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Amparo Bertram

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08:29 am: Summer's end
Things are winding down in the garden in preparation for the fall harvest/winter crop planting season. Now that most of my bean plants have shown their true colors, I put together a list of the Top 10 beans from this year's trial.

Starting from the top left of the picture:

1. Burgundy 9 B (aka "Rex")
This is an incredibly vigorous and high yielding pole bean that is currently displaying a large color variance, with everything from a dark brown approaching black to a light tan. I'm hoping to stabilize the color in future seasons.


2. Burgundy 12
This selection is a pole bean with what I believe to be the highest yield of everything planted this year. (I haven't actually measured yet, because the late-maturing varieties are still producing.) The beans are long and cylindrical, compared to the more typical rounded bean shape, and the color is a range of dark browns.


3. Black Small 3 B (aka "Raven")
This is a selection from a single plant of Black Small 3 (aka "Caravan") that has brighter purple pods and seeds roughly double the size of the parent. If the yield remains strong, it should be a good variety.


4. FCG x RZ
This is the result of a manually cross pollinated hybrid of Four Corners Gold (a yellow bean) and Rio Zape (a purple bean with black stripes). The seeds are very large, which is promising. I am looking forward to seeing what kind of variation I will obtain in future generations.


5. Black Pinto 1 B
I tried to select out the brown (rather than black) seeds, but the colors are so close that they are extremely difficult to distinguish without very good lighting. I was a bit disappointed that this one has a delayed maturity compared to most of my other selections, but it still has strong vines with a decent yield and should be well worth pursuing in future seasons.


6. Jellybean Big Pink B
I like the appearance of this one, though it is a shame that the post-harvest darkening dulls the color as time passes. The yield wasn't spectacular, but not terrible either.


7. Jellybean Purple B
This selection has a spectacular deep red seed color and good yield. Each individual pod is surprisingly long. I'm hopeful that it will be a good variety.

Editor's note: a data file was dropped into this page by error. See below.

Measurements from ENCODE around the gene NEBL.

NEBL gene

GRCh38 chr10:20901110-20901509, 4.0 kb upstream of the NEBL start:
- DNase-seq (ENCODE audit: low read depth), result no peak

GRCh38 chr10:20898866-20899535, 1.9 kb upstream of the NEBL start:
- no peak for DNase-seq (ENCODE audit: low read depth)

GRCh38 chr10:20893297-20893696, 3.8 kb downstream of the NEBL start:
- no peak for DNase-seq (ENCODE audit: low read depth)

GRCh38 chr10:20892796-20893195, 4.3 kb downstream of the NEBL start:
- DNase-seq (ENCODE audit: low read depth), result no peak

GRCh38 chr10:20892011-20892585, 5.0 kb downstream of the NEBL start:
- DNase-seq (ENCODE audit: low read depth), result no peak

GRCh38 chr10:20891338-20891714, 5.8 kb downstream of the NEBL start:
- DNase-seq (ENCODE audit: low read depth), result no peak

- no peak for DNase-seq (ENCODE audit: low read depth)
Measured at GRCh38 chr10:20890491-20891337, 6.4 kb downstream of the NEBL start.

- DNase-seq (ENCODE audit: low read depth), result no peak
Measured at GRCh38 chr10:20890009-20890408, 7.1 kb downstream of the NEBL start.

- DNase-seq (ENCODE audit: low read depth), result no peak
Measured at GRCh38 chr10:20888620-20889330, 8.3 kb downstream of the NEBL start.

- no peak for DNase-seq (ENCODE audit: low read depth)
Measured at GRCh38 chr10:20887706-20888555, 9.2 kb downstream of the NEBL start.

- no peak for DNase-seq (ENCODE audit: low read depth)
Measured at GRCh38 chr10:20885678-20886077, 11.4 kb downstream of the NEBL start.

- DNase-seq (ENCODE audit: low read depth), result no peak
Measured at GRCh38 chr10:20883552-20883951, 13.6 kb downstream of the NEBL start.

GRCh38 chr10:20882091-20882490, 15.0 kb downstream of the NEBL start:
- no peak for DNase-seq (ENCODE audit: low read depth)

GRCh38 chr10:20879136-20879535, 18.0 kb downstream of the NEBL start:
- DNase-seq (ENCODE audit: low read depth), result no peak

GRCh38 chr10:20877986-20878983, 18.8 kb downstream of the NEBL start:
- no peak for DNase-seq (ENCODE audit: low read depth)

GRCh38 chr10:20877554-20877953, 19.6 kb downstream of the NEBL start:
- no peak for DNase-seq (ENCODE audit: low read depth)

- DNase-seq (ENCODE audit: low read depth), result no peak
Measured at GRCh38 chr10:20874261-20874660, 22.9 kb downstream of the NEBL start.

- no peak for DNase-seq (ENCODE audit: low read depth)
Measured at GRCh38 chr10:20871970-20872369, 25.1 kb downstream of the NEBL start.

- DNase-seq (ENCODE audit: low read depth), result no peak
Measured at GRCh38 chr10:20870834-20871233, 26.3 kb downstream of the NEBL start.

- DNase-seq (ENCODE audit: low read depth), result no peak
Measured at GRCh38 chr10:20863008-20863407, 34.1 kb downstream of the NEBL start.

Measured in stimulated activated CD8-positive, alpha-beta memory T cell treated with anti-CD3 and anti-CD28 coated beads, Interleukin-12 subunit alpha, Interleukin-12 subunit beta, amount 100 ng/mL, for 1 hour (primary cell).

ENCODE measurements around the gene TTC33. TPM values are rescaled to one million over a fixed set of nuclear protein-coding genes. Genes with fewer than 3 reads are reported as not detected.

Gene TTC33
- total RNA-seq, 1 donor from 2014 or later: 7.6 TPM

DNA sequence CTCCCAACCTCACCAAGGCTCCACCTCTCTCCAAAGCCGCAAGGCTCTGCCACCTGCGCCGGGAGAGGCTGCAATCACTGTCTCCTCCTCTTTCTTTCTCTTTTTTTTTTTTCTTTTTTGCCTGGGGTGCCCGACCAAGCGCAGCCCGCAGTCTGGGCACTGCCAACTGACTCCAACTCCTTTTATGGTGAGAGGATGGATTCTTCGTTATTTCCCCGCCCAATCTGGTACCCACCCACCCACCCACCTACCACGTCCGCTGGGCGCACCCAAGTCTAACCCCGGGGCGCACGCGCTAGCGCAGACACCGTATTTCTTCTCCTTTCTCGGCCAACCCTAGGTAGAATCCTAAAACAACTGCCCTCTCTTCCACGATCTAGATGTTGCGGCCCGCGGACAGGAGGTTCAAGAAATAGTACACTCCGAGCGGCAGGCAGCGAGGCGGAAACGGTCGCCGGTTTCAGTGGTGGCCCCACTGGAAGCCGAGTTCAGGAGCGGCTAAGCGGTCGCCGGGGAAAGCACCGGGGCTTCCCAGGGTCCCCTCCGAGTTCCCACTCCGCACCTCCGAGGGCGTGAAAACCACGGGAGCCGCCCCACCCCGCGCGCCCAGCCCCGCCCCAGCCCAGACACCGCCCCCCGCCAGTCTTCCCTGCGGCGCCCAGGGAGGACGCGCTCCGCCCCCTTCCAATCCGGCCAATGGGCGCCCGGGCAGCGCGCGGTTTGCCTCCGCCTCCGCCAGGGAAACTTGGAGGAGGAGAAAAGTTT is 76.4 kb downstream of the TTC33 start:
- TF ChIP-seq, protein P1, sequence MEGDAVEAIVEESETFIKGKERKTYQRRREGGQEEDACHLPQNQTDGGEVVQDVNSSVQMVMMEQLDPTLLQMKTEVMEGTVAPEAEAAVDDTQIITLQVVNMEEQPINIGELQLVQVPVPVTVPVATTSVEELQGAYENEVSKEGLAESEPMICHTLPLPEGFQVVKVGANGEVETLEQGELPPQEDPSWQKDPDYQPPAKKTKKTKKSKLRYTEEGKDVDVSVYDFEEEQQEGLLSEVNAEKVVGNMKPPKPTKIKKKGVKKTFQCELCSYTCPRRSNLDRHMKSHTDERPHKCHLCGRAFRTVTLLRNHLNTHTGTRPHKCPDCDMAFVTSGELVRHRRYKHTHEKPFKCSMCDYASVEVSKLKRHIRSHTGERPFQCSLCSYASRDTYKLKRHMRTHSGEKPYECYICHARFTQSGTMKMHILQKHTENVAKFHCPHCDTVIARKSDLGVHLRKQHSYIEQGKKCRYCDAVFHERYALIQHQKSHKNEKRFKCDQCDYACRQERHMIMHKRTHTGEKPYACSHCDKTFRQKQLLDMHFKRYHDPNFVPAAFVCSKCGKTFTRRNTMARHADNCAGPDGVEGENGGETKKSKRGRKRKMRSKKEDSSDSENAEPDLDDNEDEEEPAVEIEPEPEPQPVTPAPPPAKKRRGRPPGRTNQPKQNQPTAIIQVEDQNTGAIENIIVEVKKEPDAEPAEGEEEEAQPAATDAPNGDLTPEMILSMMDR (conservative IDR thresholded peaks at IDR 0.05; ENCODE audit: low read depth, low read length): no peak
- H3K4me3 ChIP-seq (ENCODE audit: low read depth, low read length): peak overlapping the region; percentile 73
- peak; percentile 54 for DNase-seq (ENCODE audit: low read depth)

8. Jellybean Red C
This is an attractive red bean with slightly darker red stripes. The color is intense. I'm hoping that it will be inherited in future generations.


9. RZ x PPP 1
This is a selection from a hybrid between Rio Zape and Purple Podded Pole. It is a slightly late-maturing pole bean that has the best color of all the solid-purple selections that I made this year, though as with the rest of the Rio Zape offspring, it is affected by post-harvest darkening that turns the seed coats brown with time.


10. RZ x PPP 7 B
This cousin of the selection above is a solid white bean. I'm not partial to white beans, but I know a lot of people are, and now that I have purchased several cookbooks dedicated to bean recipes, I may find some good uses for them. It seems like a good idea to keep my options open.


In other news, my cousin visited the area over the weekend to receive an award from the Sierra Club. I was able to meet him at the airport on Friday and have supper together in the city. That was a nice excursion.

On the job front, Management has decided to try a new tactic. If you recall, they first attempted to change our schedules to create a new graveyard shift, but we've been fighting that with the union. Then we proposed a temporary experimental schedule to gather data on the performance of their desired shift, but they didn't want to agree to our proposal. This week they have started drafting handlers to cover the late-night hours as overtime rather than as a fixed shift.

There really isn't anything we can do about this, because they have the authority to draft people for as much overtime as they feel necessary, as long as they have the budget for it. On the bright side, now they're paying us $90/hour to obtain statistical data on these work hours, which we can then use to support our position, so I guess it's not a total loss.

Comments

[User Picture]
From:mvrdrk
Date:September 15th, 2015 07:45 am (UTC)
(Link)
That makes a ton of sense. I like white, yellow, and especially green dried beans, but I use them in things like Italian broth soups, or Chinese porridges which classically uses green dried beans, both of which are fairly bland to begin with. I agree that they don't stand up to the stronger flavors.
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